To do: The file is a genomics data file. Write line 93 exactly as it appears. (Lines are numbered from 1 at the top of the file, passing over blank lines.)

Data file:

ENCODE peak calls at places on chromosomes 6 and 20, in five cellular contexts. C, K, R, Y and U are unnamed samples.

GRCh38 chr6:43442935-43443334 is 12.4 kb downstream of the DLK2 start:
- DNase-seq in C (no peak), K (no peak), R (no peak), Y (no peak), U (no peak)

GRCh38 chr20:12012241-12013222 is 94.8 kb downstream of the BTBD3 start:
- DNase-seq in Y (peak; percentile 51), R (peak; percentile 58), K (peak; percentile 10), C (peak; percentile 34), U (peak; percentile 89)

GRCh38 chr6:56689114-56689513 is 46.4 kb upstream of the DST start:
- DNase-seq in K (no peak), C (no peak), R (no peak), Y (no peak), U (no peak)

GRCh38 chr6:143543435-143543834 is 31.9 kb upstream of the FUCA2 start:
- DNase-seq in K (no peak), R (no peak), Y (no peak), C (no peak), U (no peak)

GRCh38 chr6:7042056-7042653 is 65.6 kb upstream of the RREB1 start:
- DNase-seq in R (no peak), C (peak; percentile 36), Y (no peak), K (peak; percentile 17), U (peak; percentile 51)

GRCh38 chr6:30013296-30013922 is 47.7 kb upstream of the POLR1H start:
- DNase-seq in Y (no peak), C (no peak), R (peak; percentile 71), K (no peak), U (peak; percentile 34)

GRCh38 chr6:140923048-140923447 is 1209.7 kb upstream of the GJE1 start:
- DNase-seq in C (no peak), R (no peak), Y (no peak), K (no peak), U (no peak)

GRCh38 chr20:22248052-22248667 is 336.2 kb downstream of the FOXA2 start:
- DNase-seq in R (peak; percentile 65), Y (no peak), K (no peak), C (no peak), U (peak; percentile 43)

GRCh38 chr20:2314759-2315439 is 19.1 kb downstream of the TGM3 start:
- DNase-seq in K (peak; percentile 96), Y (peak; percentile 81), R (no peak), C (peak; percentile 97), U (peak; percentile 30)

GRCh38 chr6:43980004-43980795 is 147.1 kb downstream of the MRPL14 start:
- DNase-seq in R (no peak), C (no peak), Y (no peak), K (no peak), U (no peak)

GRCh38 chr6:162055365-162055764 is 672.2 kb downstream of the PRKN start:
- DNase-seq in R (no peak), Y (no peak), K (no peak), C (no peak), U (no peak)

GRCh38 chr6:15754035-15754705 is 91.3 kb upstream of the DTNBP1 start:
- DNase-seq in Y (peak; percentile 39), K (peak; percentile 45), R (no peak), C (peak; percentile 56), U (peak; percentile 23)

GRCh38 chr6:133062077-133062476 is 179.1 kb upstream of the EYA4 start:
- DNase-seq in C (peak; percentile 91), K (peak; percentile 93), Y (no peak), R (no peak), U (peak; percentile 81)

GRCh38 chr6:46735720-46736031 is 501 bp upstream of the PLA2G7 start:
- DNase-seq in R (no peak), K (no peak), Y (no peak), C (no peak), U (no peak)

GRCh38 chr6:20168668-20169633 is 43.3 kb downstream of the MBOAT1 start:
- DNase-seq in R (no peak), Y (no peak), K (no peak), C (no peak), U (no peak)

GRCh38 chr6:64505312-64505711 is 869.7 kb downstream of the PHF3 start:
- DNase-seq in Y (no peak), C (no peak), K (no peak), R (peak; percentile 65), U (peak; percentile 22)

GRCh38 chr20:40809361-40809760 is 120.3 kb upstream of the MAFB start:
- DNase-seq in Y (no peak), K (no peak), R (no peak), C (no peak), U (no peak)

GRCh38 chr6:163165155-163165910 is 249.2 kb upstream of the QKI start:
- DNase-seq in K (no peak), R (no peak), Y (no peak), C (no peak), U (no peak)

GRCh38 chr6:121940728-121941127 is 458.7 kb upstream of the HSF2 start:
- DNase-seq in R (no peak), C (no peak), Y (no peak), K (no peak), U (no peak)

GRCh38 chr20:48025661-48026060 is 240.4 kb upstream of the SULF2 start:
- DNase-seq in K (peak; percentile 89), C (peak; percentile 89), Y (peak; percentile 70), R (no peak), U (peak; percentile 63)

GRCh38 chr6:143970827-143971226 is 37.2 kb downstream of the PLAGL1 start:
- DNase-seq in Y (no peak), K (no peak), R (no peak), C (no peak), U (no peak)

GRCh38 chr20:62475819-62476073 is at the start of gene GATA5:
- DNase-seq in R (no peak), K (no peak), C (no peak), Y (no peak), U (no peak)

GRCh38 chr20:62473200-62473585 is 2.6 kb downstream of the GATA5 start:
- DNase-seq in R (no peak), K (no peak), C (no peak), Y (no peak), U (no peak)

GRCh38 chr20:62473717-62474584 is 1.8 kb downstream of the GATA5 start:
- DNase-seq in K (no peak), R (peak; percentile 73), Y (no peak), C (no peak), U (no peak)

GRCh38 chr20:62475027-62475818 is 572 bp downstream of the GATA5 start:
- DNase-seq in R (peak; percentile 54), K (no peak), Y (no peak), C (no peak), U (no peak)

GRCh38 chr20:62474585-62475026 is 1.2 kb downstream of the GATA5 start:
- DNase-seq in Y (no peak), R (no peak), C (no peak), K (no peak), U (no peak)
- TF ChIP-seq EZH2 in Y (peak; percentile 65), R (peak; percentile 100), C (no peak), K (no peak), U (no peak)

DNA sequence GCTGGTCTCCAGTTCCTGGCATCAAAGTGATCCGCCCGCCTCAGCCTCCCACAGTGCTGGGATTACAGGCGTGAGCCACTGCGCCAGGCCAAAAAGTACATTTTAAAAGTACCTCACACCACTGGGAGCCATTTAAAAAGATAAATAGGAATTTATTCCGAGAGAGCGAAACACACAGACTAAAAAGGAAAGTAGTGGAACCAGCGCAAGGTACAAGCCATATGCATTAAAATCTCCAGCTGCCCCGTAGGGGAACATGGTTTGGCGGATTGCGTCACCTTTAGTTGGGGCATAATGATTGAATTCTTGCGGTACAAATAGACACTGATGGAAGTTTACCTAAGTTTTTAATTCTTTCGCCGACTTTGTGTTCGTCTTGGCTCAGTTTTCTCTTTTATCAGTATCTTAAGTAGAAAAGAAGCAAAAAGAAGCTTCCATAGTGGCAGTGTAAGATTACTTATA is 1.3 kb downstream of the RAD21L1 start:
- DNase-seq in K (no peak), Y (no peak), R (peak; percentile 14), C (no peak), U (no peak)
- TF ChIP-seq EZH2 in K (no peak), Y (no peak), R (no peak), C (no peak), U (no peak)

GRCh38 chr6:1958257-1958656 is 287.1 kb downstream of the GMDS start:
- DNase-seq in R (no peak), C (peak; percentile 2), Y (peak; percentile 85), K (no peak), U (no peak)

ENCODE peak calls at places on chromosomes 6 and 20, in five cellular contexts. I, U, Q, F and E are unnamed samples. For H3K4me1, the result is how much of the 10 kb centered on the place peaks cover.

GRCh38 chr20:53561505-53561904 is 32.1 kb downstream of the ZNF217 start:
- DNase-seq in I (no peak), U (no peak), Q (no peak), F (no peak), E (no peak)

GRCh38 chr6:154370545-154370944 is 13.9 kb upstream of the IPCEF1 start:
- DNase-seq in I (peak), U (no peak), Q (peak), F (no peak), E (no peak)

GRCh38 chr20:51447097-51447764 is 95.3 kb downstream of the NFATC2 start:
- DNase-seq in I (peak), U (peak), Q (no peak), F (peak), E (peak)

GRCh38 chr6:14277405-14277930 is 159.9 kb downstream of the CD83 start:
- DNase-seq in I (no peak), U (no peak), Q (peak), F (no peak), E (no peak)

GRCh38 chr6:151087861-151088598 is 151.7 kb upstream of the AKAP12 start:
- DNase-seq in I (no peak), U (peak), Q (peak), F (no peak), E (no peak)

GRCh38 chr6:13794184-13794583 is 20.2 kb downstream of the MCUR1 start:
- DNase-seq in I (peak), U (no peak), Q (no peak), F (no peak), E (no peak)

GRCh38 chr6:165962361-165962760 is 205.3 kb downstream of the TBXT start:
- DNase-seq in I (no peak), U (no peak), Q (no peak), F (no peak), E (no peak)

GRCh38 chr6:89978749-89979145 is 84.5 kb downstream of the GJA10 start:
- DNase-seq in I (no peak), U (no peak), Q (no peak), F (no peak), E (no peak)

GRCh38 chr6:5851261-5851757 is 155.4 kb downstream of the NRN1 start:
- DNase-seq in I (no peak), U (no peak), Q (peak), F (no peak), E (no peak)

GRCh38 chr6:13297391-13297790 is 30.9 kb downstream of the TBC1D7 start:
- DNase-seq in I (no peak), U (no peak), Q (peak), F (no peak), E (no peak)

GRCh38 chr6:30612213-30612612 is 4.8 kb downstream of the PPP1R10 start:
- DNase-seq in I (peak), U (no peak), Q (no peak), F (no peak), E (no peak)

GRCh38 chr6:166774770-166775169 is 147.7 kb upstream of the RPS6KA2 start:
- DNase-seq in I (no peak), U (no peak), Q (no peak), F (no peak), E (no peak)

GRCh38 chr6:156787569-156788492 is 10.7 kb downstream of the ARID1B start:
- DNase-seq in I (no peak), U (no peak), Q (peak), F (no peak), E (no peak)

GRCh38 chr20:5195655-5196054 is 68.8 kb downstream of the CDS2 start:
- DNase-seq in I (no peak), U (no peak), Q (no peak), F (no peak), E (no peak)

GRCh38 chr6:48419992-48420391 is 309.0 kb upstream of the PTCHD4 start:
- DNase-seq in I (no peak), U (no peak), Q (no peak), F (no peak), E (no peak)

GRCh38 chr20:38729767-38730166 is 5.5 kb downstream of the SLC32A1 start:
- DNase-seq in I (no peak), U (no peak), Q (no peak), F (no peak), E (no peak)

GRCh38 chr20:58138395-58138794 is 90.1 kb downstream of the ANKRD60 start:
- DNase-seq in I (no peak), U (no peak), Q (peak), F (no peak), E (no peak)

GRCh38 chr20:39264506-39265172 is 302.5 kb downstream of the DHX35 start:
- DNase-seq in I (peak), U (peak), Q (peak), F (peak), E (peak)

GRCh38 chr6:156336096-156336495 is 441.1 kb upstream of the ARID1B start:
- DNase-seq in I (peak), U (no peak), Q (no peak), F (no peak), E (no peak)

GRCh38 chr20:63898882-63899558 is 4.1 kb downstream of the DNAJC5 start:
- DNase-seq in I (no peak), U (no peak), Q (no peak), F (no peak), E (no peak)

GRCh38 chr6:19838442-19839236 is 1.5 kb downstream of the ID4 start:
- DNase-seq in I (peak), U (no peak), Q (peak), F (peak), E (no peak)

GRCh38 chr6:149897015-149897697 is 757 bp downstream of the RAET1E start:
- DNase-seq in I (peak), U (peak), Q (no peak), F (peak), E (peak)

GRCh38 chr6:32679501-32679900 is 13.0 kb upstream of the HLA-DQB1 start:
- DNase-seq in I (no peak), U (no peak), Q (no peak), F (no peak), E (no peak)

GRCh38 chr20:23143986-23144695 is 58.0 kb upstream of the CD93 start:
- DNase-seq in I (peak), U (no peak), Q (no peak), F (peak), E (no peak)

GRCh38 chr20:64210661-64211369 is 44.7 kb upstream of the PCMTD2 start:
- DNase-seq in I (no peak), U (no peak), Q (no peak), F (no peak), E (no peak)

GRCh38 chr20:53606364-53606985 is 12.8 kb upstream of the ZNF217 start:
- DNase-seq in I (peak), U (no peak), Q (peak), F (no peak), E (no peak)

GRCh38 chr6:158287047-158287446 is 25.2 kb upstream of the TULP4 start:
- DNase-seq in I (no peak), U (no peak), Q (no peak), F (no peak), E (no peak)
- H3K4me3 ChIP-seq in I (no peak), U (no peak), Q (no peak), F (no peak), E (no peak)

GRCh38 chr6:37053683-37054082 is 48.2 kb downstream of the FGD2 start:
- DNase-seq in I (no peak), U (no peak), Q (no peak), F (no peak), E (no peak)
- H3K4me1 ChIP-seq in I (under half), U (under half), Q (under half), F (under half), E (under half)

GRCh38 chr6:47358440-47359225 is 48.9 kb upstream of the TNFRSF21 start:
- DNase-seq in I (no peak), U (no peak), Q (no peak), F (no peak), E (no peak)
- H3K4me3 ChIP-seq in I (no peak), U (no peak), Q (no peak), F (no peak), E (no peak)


GRCh38 chr20:58138395-58138794 is 90.1 kb downstream of the ANKRD60 start: